On the extra charge, I'm curious about the Visa Infinite transaction fee. Some people talked about 20 basis points or something, but in the letter it says 50 basis points. Is there an extra charge? Do TD Merchant Services make any extra money or charge extra for any of your clients when they use the Infinite card?

4:55 p.m.

President, TD Merchant Services

Jeff van Duynhoven

Yes, and in this particular example it was a 50 basis point charge. To answer your question directly, yes, some merchants pay more than the 20 basis point cost.

4:55 p.m.

Conservative

Mike Lake Edmonton—Mill Woods—Beaumont, AB

TD Merchant Services is actually making more money now. It's not any more complicated for you to do that transaction, but you're charging a surcharge on top.

4:55 p.m.

President, TD Merchant Services

Jeff van Duynhoven

We're charging a surcharge on top because, as I said in my opening remarks, those changes cost millions of dollars for us to change our systems to be able to process these incremental cost transactions. We need to be able to recoup our cost. As any good business person would, we look at the cost and ask how we can do that and do it in a fair and transparent manner. That's what we've done here.

4:55 p.m.

Conservative

Mike Lake Edmonton—Mill Woods—Beaumont, AB

It's largely an equipment cost.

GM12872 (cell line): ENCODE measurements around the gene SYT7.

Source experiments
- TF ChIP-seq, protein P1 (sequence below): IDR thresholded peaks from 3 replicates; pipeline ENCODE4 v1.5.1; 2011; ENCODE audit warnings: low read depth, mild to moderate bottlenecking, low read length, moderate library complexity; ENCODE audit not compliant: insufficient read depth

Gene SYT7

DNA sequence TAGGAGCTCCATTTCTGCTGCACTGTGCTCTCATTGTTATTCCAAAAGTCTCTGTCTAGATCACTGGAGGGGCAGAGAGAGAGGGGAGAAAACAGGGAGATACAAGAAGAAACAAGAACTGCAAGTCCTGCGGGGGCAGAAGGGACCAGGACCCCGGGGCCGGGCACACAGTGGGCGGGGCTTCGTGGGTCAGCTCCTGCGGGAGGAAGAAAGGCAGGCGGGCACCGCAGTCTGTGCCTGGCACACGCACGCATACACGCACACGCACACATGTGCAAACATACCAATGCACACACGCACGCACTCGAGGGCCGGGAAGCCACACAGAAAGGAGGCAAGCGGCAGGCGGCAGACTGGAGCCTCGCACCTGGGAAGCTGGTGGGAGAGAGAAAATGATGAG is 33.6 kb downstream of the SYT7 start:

4:55 p.m.

President, TD Merchant Services

Jeff van Duynhoven

Equipment and technology costs. It's less on the equipment side because it's not a point-of-sale device; it's more our own internal processing systems.

4:55 p.m.

Conservative

Mike Lake Edmonton—Mill Woods—Beaumont, AB

Okay. Where I was actually going was to the point-of-sale devices.

I'll move to the other statement you have here. Perhaps we could walk quickly through who sets what and who gets what.

First of all, simply to clarify on the point-of-sale devices, I notice there's a rental charge of $35. Is that per hand-held set-up?

4:55 p.m.

President, TD Merchant Services

Jeff van Duynhoven

This is again an illustrative statement. Customer fees will range depending upon the individual negotiation with that merchant and the type of equipment they have. Do they have a stand-alone point-of-sale device? Do they also want a PIN pad attached? In that case, I have to buy two component pieces. It really does depend on the individual client preferences of what they need and require to run their business.